Monthly Archives: June 2015

Coast Colours – Horsetail

Horsetail (Equisetum sp.) is a living fossil.  Those of us who find it as an uninvited guest in our gardens can be thankful it doesn’t grow 30 metres high like some of its ancestors in the Paleozoic forests.  It’s also called scouring rush as the stems are coated with abrasive silicates and the plants were used to scour cooking pots and mugs.

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Combining the tasks of weeding and gathering for the dye pot, I picked a large basket of horsetail (sadly it hardly made a dent in my garden!).  I put it in my pot, poured boiling water over it and let it sit overnight.  The next day I cooked it for 5-6 hours and then let it sit overnight.

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The next day I added my fibre and fabric and held the temperature below simmer for several hours.  I let everything soak overnight and the next day.  Top left is a wool roving and beneath it some cotton.  On the right is silk (which is actually more golden than shown in the photo).

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In the exhaust bath I dyed some wool from Olivia who lives in Roberts Creek.

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Heather Apple

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Marie-Claire – Our First Certified Artisan Producer

Three years ago Deanna Pilling introduced the idea of the Sunshine Coast Fibreshed as a project for our Sunshine Coast Spinners and Weavers Guild.  After a great deal of time, effort and love on her part, everything came full circle at the Guild’s annual potluck lunch as Deanna presented tags to Marie-Claire DeClerck as our first Certified Artisan Producer.

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Marie-Claire was introduced to the fibre arts in 2000.  Burnt out from her work as a child psychologist she decided to take a year off and attend the New Brunswick College of Craft and Design.  She took a course in weaving, fell in love and the intended one year of study grew into four.  In 2012 she brought one of her looms to the Sunshine Coast.  When she was looking for a warping board, Sew Easy put her in touch with Deanna and soon after Marie-Claire joined the Sunshine Coast Spinners and Weavers Guild.

In 2013 she bought a drop spindle and spun Newfoundland alpaca wool given to her by her son and then wove it into a shawl.  In 2014 Deanna asked her to weave a coat made from our local Round Table Farms Icelandic wool that would be hand spun by another Guild member.  When no one else was found to spin the wool, Marie-Claire realized she needed to improve her spinning.  Starting in January 2015, sometimes spinning up to 10 hours a day on her Lendrum, she quickly became an excellent spinner.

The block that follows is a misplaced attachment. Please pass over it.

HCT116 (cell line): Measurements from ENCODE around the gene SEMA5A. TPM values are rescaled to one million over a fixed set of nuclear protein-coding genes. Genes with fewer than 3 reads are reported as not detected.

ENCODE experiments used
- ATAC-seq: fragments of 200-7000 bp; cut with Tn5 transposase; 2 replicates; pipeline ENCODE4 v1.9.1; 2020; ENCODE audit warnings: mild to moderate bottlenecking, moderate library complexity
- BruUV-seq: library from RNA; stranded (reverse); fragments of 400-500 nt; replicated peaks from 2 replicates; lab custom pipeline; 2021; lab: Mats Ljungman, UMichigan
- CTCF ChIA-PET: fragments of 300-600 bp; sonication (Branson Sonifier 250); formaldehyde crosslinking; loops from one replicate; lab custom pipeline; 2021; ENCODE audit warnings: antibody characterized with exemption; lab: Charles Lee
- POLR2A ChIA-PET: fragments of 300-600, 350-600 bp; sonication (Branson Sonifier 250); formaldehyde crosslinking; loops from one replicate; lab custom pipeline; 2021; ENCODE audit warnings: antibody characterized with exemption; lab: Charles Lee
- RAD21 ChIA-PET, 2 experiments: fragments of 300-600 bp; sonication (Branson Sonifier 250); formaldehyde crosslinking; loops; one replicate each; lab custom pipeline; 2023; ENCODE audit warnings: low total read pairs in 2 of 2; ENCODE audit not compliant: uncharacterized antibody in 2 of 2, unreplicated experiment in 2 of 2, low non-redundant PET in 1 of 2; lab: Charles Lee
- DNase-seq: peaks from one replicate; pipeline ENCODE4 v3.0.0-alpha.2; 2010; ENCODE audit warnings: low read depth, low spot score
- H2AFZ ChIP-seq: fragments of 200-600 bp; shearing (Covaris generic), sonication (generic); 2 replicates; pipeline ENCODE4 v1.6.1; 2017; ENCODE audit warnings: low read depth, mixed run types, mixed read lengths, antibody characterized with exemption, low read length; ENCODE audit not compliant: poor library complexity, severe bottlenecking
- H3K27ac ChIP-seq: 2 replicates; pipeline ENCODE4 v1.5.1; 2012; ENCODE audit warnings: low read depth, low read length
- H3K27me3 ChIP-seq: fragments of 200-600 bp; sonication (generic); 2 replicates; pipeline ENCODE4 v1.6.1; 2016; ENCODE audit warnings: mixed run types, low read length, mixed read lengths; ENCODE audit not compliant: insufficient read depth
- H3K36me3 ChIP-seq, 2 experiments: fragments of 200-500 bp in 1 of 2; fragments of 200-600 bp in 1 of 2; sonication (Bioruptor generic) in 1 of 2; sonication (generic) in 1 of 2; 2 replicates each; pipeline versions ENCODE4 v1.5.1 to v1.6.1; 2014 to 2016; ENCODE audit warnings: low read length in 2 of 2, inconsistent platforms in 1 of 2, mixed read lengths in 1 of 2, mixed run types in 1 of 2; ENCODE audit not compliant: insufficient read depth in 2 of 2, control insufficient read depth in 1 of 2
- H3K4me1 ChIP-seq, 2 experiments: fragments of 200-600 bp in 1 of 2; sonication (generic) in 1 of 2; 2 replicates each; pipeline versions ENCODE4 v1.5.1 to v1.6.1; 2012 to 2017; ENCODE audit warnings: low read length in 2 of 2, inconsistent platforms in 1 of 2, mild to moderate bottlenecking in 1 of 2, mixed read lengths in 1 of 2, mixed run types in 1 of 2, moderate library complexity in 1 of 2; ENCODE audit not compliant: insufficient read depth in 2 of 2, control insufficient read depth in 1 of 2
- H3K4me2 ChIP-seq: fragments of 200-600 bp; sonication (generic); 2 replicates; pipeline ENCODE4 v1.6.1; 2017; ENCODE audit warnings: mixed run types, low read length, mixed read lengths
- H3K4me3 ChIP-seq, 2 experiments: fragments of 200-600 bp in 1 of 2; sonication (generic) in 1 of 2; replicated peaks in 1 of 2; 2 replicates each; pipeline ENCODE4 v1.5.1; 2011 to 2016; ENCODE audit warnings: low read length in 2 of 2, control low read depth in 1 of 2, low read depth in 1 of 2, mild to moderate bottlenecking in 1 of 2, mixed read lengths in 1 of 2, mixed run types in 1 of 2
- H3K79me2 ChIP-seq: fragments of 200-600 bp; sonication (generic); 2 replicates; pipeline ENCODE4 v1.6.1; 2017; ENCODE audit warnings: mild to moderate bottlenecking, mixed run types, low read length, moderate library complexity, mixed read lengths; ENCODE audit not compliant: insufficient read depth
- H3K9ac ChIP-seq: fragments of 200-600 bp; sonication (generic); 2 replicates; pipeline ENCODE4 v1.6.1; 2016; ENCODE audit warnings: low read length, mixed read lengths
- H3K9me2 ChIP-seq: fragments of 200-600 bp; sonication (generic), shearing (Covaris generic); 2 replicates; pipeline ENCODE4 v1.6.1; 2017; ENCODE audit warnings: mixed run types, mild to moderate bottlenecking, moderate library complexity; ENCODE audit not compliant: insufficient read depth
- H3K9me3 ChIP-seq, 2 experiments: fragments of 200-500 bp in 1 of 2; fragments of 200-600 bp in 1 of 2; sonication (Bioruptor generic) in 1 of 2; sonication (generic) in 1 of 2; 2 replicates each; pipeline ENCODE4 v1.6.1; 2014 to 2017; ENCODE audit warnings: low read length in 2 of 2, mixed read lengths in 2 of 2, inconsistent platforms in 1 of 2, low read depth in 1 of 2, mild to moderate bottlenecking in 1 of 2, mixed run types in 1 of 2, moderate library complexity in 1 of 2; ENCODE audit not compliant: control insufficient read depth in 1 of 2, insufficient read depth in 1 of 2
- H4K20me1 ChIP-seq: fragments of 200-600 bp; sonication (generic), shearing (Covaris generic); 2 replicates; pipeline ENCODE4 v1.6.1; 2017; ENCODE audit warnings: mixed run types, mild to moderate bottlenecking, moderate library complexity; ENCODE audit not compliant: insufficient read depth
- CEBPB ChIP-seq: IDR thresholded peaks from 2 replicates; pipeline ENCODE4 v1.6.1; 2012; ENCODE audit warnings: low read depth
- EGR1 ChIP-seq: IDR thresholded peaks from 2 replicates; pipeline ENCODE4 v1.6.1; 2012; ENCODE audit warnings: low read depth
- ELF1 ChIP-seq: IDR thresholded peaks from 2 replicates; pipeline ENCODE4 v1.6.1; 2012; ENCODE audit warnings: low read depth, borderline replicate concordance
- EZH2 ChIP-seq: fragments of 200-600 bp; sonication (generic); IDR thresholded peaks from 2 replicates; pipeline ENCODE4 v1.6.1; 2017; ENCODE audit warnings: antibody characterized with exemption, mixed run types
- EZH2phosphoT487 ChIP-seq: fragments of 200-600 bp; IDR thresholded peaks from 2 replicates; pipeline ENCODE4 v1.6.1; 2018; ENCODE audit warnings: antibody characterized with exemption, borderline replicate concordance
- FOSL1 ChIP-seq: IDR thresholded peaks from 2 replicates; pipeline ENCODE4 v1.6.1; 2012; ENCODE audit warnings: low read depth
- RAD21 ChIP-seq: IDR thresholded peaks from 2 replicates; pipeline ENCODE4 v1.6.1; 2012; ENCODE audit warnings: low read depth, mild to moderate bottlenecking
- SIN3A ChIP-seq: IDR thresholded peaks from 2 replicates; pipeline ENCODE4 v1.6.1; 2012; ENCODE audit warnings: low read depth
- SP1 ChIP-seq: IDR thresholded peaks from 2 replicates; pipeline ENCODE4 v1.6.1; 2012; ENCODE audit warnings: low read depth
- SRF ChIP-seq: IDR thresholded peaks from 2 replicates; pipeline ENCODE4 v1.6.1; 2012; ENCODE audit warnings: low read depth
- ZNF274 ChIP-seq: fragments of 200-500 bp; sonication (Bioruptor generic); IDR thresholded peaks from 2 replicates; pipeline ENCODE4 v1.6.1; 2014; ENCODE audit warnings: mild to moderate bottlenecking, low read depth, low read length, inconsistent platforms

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In preparation for the coat and to test whether her spinning was even enough for a good twill weave, she spun wool from two colours of Icelandic wool which she purchased from Tideview Farm (Vancouver Island) and then wove it into a scarf.  The lovely scarf is beautifully soft and the twill weave is clear and even.

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Another project grew from her visit to Fibres West where she purchased the fleece of L’Oreal, a llama from Fat Chance Ranch in Langley.  She wove a scarf which is literally softer than silk.  Two skeins of white wool will be woven into 2 more scarves with the bit of brown from a small brown patch in the fleece used for highlights.

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Right now Marie-Claire is knitting a pair of socks for her daughter with the wool of Jill, a Roberts Creek sheep and daughter of Olivia (who provided our first local Fibreshed wool).

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Marie-Claire showed me her notebook with plans for the ruana-type coat she will weave with wool spun from the Round Table Farms Icelandic sheep. She has come to love spinning and this summer she plans to spin wool for weaving.  She started with weaving tea towels and she learned a lot, but now she is finished with tea towels and plans to weave for Fibreshed projects.

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Marie-Claire told me, “The Fibreshed offers people the opportunity to learn new things.  I felt in a rut and wanted something more creative.  The Fibreshed allowed me to branch out into something new.”

Heather Apple